The Paid Leave Act allows employers to require that employees follow reasonable notice procedures in order to continue receiving the paid sick leave after the first workday that an employee receives paid sick leave.
The Paid Leave Act requires that employers post and keep posted a notice to employees regarding their rights under the Act. The Secretary of Labor must release a model notice no later than March 25, 2020.
Under the Paid Leave Act, employers can take tax credits for 100 percent of wages paid by the employer, with a cap of $200 or $511 per day, per employee, depending on the reason for the employee’s taking paid leave as described above. Because the amounts are capped, employers will likely not receive tax credits for any amount it chooses to pay over the daily caps.
FMLA EXPANSION ACT
The FMLA Expansion Act expands FMLA provisions by adding the new leave entitlement. The new provision expands FMLA leave entitlement for “eligible” employees whose child’s school or place of care has closed due to COVID-19. FMLA leave taken for this circumstance entitles employees to pay during part of the leave.
The term “eligible employee” means an employee who has been employed for at least 30 calendar days by the employer.
The Secretary of Labor shall have the authority to issue regulations for good cause to exclude certain health care providers, and emergency responders from the definition of eligible employees.
The initial 10 days of leave are unpaid, but employees may elect to use accrued paid sick leave and/or accrued vacation time during this time. Thereafter, an employee is entitled to receive ⅔ of their regular rate/wages for the number of hours the employee would be regularly scheduled to work, not to exceed $200 per day, and $10,000 in total.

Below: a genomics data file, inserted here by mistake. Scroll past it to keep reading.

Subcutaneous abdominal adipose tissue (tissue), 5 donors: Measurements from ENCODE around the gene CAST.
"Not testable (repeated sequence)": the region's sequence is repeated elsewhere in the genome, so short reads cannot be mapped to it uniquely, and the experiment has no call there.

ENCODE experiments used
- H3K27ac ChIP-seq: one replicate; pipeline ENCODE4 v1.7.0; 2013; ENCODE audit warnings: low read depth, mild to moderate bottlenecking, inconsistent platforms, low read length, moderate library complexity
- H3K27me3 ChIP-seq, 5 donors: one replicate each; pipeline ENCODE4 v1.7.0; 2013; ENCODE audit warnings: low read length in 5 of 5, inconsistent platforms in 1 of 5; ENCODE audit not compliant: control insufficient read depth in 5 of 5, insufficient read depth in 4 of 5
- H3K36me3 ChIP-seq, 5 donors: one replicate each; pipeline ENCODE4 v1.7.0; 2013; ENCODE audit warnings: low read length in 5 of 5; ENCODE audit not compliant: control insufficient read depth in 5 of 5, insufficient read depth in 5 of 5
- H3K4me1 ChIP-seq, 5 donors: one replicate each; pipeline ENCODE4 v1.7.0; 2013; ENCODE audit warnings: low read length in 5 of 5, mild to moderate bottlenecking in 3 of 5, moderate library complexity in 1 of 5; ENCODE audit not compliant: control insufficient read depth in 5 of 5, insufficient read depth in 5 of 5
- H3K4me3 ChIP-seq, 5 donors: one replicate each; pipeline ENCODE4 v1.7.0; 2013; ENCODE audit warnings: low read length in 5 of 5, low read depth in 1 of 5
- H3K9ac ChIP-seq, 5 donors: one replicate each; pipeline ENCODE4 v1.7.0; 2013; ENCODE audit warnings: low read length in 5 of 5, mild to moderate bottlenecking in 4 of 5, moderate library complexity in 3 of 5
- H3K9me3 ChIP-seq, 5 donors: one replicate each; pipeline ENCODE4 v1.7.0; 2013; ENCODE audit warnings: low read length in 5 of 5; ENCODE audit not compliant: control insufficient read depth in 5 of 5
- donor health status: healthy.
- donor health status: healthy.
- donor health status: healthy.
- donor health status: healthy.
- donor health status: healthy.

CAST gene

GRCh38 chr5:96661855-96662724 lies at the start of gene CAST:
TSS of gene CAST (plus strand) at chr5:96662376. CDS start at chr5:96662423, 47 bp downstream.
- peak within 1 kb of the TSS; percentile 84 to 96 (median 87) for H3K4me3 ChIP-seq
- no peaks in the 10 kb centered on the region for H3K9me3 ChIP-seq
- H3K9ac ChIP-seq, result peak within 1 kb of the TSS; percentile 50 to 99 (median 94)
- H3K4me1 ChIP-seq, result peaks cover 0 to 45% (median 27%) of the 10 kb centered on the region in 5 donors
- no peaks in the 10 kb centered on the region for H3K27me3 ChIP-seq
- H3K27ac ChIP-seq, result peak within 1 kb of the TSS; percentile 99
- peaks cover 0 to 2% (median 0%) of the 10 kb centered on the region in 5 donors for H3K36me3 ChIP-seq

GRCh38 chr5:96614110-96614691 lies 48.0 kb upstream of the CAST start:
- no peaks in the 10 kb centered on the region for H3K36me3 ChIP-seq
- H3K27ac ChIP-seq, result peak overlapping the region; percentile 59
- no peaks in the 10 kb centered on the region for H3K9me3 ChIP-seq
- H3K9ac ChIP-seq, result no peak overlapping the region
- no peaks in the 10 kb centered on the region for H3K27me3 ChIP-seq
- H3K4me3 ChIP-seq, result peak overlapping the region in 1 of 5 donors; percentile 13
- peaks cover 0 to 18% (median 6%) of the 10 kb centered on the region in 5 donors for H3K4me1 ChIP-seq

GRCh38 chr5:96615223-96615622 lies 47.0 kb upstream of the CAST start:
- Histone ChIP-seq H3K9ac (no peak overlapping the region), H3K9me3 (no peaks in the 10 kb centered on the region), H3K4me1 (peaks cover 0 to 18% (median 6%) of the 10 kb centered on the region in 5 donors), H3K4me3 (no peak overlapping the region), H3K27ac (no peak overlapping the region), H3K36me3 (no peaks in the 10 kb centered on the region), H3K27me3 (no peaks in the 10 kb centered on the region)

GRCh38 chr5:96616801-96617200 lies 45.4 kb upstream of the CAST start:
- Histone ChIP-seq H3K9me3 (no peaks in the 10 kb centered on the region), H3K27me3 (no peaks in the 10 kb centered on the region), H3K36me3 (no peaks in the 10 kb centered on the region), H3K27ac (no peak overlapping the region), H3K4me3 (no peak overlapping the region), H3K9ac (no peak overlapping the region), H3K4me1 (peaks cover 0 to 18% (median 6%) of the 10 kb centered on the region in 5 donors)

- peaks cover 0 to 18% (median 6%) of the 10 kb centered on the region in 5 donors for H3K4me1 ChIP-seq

To the extent than an employer cannot determine the exact number of hours the employee would have worked (for example for hourly employees whose schedules vary), the rate should equal the average number of hours that the employee was scheduled per day over the six-month period prior to the leave. If the employee did not work in the preceding six-month period, the paid leave rate should equal the reasonable expectation of the employee at the time of hiring with respect to the average number of hours per day that the employee would be scheduled to work.
The FMLA Expansion Act does not create emergency leave independent of FMLA, therefore FMLA (and its 12-week limit on leave) remains intact with the exception of the new childcare-related circumstances for leave as explained above. Thus, leave taken under the FMLA Expansion Act will likely count against an employee’s regular 12-week FMLA entitlement.
Employers should continue to follow their regular FMLA process including posting requirements, notice of eligibility and rights and responsibilities, and designation notice processes.
The FMLA Expansion Act allows employers to take tax credits for 100 percent of wages paid by the employer, with a cap of $200 per day, per employee, and $10,000 total. Because the amounts are capped, employers will likely not receive tax credits for any amount it chooses to pay over the daily caps.